- Int J Diabetes Dev Ctries. 2008 Jan;28(1):11-4. doi: 10.4103/0973-3930.41980.
Effect of Nigella sativa oil on various clinical and biochemical parameters of insulin resistance syndrome.
This clinical study was undertaken to know the adjuvant effect of N. sativa oil on various clinical and biochemical parameters of the insulin resistance syndrome.
N. sativa oil was found to be effective as an add-on therapy in patients of insulin resistance syndrome. N. sativa oil has a significant activity in diabetic and dyslipidemic patients.
AIM OF THE STUDY:
Nigella sativa L. (Ranunculaceae) seeds have been used traditionally for centuries, notably for treating diabetes.
Chronic Nigella sativa treatment improved glucose tolerance as efficiently as metformin. Nigella sativa and metformin also reduced body weight without any toxic effect.
To our knowledge, this is the first demonstration that Nigella sativa directly inhibits the electrogenic intestinal absorption of glucose in vitro. Together with the observed improvement of glucose tolerance and body weight in rats after chronic oral administration in vivo, these effects further validate the traditional use of Nigella sativa seeds against diabetes.
Beneficial effects of thymoquinone on hepatic key enzymes in streptozotocin-nicotinamide induced diabetic rats.
The present study was designed to evaluate the antihyperglycemic potential of thymoquinone (TQ), major constituent of Nigella sativa seeds on the activities of key enzymes of carbohydrate metabolism in streptozotocin (STZ)-nicotinamide (NA)-induced diabetic rats.
These results show that TQ at 80mg/kg b.w is associated with beneficial changes in hepatic enzyme activities and thereby exerts potential antihyperglycemic effects.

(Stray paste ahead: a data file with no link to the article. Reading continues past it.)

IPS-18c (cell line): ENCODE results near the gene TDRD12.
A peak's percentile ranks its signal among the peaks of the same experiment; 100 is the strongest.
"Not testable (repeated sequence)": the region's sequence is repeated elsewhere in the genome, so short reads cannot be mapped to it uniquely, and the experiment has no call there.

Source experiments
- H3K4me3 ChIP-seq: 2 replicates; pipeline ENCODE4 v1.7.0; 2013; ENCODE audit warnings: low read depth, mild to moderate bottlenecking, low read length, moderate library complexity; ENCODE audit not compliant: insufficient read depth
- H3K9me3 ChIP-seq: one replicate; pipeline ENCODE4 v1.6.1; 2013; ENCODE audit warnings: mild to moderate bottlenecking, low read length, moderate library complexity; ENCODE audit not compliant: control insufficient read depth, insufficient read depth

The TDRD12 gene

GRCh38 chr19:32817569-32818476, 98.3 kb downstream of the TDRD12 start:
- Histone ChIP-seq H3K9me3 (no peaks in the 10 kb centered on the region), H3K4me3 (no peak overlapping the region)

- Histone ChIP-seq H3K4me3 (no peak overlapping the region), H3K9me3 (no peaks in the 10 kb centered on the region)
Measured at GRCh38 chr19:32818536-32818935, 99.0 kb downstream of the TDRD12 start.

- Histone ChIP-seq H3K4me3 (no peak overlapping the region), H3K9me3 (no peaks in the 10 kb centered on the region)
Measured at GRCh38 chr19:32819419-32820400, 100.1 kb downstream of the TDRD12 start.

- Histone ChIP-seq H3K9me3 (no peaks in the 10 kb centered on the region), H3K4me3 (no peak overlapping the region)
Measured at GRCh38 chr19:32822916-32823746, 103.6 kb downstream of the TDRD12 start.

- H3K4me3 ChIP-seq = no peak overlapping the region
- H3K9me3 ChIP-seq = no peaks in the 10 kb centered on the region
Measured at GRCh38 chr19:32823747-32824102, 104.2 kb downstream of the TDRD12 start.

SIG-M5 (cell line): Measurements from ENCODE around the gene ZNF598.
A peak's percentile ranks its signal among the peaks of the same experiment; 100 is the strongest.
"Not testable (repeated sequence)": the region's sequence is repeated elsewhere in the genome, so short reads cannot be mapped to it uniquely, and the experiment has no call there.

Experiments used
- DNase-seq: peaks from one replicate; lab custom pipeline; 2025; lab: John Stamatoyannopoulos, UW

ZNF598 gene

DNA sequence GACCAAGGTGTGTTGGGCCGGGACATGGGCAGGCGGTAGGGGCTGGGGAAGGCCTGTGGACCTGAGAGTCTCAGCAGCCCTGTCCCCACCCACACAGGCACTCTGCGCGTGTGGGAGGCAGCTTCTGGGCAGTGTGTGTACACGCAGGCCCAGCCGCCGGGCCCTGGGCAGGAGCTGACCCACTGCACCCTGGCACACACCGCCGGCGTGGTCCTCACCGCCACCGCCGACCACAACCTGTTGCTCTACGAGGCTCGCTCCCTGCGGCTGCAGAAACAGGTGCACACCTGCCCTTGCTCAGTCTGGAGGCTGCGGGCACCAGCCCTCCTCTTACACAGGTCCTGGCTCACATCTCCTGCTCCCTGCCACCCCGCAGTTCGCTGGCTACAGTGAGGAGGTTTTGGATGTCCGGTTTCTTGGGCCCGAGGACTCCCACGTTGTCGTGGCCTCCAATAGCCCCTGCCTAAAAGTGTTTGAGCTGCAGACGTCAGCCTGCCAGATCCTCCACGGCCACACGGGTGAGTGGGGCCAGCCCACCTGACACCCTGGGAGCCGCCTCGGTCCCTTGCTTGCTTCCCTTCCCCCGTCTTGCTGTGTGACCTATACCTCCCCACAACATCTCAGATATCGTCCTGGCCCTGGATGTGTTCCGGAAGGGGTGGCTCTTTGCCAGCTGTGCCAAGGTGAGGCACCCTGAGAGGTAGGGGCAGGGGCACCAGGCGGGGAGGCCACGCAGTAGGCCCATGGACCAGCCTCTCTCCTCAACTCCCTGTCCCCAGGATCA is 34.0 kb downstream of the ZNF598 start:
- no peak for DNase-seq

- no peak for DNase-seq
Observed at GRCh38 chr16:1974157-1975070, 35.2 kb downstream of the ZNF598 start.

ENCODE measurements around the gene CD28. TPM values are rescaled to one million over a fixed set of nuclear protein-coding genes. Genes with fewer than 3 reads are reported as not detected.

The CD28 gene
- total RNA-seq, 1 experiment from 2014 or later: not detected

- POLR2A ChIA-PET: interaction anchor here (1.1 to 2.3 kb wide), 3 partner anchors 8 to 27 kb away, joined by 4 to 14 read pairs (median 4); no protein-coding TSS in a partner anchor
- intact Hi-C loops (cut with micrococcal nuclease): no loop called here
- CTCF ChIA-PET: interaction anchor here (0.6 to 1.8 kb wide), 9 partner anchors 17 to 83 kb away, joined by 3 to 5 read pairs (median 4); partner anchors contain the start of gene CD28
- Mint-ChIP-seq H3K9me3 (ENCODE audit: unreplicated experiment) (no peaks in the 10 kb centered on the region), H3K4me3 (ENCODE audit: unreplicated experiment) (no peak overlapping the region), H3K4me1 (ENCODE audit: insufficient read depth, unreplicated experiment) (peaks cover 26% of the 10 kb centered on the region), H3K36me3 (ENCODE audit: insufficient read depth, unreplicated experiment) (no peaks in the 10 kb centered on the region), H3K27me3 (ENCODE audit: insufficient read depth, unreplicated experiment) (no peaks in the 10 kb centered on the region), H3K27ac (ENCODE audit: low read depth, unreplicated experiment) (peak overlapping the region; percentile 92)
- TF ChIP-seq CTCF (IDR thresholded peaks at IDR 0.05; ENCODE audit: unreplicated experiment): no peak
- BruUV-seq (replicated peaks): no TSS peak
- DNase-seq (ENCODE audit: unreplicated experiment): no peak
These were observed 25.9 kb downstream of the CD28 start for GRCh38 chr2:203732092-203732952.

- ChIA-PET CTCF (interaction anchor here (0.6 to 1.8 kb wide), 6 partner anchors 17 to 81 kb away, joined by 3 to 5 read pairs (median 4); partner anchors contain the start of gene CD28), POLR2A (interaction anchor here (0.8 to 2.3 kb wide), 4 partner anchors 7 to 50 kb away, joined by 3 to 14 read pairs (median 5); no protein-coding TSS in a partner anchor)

Protective effects of the volatile oil of Nigella sativa seeds on beta-cell damage in streptozotocin-induced diabetic rats: a light and electron microscopic study.
The aim of this study was to evaluate the possible protective effects of the volatile oil of Nigella sativa (NS) seeds on insulin immunoreactivity and ultrastructural changes of pancreatic beta-cells in STZ-induced diabetic rats. STZ was injected intraperitoneally at a single dose of 50 mg/kg to induce diabetes. The rats in NS treated groups were given NS (0.2 ml/kg) once a day orally for 4 weeks starting 3 days prior to STZ injection. To date, no ultrastructural changes of pancreatic beta-cells in STZ induced diabetic rats by NS treatment have been reported. Islet cell degeneration and weak insulin immunohistochemical staining was observed in rats with STZ-induced diabetes. Increased intensity of staining for insulin, and preservation of beta-cell numbers were apparent in the NS-treated diabetic rats. The protective effect of NS on STZ-diabetic rats was evident by a moderate increase in the lowered secretory vesicles with granules and also slight destruction with loss of cristae within the mitochondria of beta-cell when compared to control rats. These findings suggest that NS treatment exerts a therapeutic protective effect in diabetes by decreasing morphological changes and preserving pancreatic beta-cell integrity. Consequently, NS may be clinically useful for protecting beta-cells against oxidative stress.